92  
    93 <p>Classification would be straightforward if there were no unknown values or, in general, examples that cannot be placed into a single branch. The response in such cases is determined by a component <code>descender</code>.</p> 
    94  
    95 <p><code><INDEX name="classes/TreeDescender">TreeDescender</code> is an abstract object which is given an example and whose basic job is to descend as far down the tree as possible, according to the values of example's attributes. The <code>TreeDescender</code> calls the node's <code>branchSelector</code> to get the branch index. If it's a simple index, the corresponding branch is followed. If not, it's up to descender to decide what to do, and that's where descenders differ. A <code>descender</code> can choose a single branch (for instance, the one that is the most recommended by the <code>branchSelector</code>) or it can let the branches vote.</p> 
    96  
    97 <p>In general there are three possible outcomes of a descent.</p> 
    98 <UL> 
    99 <LI>Descender reaches a leaf. This happens when nothing went wrong (there are no unknown or out-of-range values in the example) or when things went wrong, but the descender smoothed them by selecting a single branch and continued the descend. In this case, the descender returns the reached <code>TreeNode</code>.</li> 
    100  
    101 <LI><code>branchSelector</code> returned a distribution and the <code>TreeDescender</code> decided to stop the descend at this (internal) node. Again, descender returns the current <code>TreeNode</code> and nothing else.</LI> 
    102  
    103 <LI><code>branchSelector</code> returned a distribution and the <code>TreeNode</code> wants to split the example (i.e., to decide the class by voting). It returns a <code>TreeNode</code> and the vote-weights for the branches. The weights can correspond to the distribution returned by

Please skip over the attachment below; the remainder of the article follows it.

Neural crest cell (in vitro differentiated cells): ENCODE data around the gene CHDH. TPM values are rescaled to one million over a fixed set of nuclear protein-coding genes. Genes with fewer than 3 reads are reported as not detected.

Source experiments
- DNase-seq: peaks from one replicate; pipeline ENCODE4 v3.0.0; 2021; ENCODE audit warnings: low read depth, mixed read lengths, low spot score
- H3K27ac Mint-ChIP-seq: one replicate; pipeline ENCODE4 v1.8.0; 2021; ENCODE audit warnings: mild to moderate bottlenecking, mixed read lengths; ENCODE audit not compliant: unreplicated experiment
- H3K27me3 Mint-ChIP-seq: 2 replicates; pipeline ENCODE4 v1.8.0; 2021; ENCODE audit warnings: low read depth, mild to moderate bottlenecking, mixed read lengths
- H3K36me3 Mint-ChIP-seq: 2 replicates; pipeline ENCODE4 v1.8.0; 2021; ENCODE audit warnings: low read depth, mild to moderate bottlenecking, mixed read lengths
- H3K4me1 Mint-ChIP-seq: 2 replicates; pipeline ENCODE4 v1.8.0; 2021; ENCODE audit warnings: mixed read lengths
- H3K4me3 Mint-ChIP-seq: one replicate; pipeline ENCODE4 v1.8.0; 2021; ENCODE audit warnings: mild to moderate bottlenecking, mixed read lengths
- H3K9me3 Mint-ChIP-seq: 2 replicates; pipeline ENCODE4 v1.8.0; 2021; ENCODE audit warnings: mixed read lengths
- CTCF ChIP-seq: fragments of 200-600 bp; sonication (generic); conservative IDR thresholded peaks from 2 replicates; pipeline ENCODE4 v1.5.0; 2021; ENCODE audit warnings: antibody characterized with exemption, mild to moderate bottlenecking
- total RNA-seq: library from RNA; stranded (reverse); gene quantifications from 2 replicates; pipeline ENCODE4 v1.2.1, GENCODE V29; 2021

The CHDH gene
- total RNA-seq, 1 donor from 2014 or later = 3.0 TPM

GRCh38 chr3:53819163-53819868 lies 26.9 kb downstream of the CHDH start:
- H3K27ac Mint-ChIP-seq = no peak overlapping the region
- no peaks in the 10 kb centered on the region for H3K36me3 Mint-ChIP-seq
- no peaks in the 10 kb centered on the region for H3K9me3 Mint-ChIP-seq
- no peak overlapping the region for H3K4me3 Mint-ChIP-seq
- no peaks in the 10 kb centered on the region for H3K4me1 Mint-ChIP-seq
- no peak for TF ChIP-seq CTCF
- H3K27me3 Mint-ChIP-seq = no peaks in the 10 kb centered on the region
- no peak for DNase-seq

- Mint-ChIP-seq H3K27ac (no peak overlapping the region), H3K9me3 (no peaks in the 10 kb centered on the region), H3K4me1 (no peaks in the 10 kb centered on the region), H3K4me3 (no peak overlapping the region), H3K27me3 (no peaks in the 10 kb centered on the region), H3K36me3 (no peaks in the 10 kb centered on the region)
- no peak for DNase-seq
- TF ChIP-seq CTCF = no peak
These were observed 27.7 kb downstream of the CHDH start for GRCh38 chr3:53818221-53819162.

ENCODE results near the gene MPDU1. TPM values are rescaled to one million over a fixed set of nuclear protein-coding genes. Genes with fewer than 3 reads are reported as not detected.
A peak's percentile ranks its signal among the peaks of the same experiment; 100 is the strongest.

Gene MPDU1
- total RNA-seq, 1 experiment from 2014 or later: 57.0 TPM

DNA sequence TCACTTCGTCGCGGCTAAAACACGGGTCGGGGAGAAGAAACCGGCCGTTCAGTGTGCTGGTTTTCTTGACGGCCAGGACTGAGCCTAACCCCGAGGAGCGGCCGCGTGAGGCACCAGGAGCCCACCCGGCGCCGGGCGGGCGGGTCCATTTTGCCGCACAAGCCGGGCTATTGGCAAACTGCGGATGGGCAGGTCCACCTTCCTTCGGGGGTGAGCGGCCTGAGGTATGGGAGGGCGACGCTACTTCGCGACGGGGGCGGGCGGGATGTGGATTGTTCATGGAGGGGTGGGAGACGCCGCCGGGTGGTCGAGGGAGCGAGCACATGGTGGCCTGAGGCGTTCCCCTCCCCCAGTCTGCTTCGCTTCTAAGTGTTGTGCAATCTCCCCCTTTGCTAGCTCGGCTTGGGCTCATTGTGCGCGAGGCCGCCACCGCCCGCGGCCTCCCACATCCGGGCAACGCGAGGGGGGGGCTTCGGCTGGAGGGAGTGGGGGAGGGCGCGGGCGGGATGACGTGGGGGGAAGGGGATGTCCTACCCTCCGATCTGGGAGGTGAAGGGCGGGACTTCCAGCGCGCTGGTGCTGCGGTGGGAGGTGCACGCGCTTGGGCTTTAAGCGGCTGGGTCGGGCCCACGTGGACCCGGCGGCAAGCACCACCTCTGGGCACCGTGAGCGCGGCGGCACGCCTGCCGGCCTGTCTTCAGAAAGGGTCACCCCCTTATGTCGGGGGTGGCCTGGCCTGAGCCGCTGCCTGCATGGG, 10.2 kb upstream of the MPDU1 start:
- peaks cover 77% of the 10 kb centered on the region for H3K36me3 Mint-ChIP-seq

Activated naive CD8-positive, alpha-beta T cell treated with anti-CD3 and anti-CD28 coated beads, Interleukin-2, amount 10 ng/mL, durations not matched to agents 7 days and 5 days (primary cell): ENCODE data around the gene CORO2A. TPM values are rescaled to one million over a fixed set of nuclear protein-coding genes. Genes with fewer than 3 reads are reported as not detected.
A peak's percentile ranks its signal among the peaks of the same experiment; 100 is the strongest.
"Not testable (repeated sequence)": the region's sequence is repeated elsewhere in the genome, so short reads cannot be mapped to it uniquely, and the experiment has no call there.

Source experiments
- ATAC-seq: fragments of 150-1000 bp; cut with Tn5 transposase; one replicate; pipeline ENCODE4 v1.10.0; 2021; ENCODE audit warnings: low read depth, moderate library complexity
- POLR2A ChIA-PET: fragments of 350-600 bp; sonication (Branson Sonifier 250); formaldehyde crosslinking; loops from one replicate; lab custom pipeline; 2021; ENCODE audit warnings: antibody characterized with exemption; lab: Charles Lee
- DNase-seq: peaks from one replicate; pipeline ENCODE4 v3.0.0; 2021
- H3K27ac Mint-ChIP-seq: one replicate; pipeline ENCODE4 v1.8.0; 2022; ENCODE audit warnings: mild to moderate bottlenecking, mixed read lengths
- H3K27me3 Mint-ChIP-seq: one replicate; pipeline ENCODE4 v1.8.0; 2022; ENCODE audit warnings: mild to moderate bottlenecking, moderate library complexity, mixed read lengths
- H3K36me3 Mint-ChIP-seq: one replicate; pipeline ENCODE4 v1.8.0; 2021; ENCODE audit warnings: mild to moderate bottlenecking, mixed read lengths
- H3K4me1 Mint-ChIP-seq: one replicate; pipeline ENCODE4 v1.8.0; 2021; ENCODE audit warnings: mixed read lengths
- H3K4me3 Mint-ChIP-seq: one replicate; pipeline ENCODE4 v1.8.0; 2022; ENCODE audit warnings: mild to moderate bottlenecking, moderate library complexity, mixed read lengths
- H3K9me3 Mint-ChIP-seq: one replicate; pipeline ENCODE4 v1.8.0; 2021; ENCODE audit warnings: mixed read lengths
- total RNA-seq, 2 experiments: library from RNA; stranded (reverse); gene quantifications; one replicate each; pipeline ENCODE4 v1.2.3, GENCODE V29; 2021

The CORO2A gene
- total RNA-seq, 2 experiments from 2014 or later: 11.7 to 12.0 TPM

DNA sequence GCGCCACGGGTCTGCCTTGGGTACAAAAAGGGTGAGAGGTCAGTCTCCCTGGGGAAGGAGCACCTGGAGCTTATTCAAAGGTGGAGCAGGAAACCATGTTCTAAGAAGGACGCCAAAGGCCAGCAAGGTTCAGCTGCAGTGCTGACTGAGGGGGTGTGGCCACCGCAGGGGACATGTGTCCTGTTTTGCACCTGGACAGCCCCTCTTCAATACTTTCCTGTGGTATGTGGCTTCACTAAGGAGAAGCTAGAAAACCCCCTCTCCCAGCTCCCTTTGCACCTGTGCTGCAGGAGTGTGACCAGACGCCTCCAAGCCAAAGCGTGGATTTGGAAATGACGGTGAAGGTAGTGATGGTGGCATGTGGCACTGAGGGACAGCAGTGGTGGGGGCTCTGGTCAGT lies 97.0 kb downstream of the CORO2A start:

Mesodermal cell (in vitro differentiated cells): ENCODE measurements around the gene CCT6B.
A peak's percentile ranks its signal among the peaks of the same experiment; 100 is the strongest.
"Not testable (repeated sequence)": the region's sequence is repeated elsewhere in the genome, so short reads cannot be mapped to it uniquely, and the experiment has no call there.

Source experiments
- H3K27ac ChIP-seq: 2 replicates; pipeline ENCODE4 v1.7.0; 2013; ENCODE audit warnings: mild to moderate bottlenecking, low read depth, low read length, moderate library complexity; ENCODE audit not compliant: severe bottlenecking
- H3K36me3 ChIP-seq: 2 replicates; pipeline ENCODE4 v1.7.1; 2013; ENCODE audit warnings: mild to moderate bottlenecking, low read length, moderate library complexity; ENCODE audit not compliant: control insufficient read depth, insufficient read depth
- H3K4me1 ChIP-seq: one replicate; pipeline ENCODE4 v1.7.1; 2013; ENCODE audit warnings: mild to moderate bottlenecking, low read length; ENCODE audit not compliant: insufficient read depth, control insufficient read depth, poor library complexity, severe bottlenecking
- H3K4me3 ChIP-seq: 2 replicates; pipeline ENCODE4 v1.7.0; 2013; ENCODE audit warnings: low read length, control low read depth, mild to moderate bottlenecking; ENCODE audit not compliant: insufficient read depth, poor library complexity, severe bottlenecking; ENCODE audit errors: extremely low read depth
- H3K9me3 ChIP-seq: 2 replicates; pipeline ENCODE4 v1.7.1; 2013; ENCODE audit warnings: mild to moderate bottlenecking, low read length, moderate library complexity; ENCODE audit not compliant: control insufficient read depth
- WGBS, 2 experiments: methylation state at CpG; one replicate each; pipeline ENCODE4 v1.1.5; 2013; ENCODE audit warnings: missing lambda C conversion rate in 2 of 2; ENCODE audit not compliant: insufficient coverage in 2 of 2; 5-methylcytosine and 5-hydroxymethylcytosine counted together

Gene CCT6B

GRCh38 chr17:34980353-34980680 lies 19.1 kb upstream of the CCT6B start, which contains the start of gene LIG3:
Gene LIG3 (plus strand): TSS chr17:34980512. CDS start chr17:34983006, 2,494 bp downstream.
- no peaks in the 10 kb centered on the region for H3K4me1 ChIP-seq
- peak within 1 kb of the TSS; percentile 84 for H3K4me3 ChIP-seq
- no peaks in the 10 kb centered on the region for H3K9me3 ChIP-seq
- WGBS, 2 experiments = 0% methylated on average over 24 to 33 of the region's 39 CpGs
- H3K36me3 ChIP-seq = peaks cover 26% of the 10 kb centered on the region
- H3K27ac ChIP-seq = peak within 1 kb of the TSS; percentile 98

103.. class:: TreeClassifier 
     104 
     105    Classifies examples according to a tree stored in :obj:`tree`. 
     106 
     107    Classification would be straightforward if there were no unknown  
     108    values or, in general, examples that cannot be placed into a  
     109    single branch. The response in such cases is determined by a 
     110    component :obj:`descender`. 
     111 
     112    :obj:`TreeDescender` is an abstract object which is given an example 
     113    and whose basic job is to descend as far down the tree as possible, 
     114    according to the values of example's attributes. The 
     115    :obj:`TreeDescender`: calls the node's :obj:`branchSelector` to get  
     116    the branch index. If it's a simple index, the corresponding branch  
     117    is followed. If not, it's up to descender to decide what to do, and 
     118    that's where descenders differ. A :obj:`descender` can choose  
     119    a single branch (for instance, the one that is the most recommended  
     120    by the :obj:`branchSelector`) or it can let the branches vote. 
     121 
     122    In general there are three possible outcomes of a descent. 
     123 
     124    # Descender reaches a leaf. This happens when nothing went wrong (there are no unknown or out-of-range values in the example) or when things went wrong, but the descender smoothed them by selecting a single branch and continued the descend. In this case, the descender returns the reached :obj:`TreeNode`. 
     125 
     126    # :obj:`branchSelector` returned a distribution and the :obj:`TreeDescender` decided to stop the descend at this (internal) node. Again, descender returns the current <code>TreeNode</code> and nothing else.</LI> 
     127 
     128    # :obj:`branchSelector` returned a distribution and the <code>TreeNode</code> wants to split the example (i.e., to decide the class by voting). It returns a <code>TreeNode</code> and the vote-weights for the branches. The weights can correspond to the distribution returned by 
    104129<code>branchSelector</code>, to the number of learning examples that were assigned to each branch, or to something else.</LI> 
    105130</UL>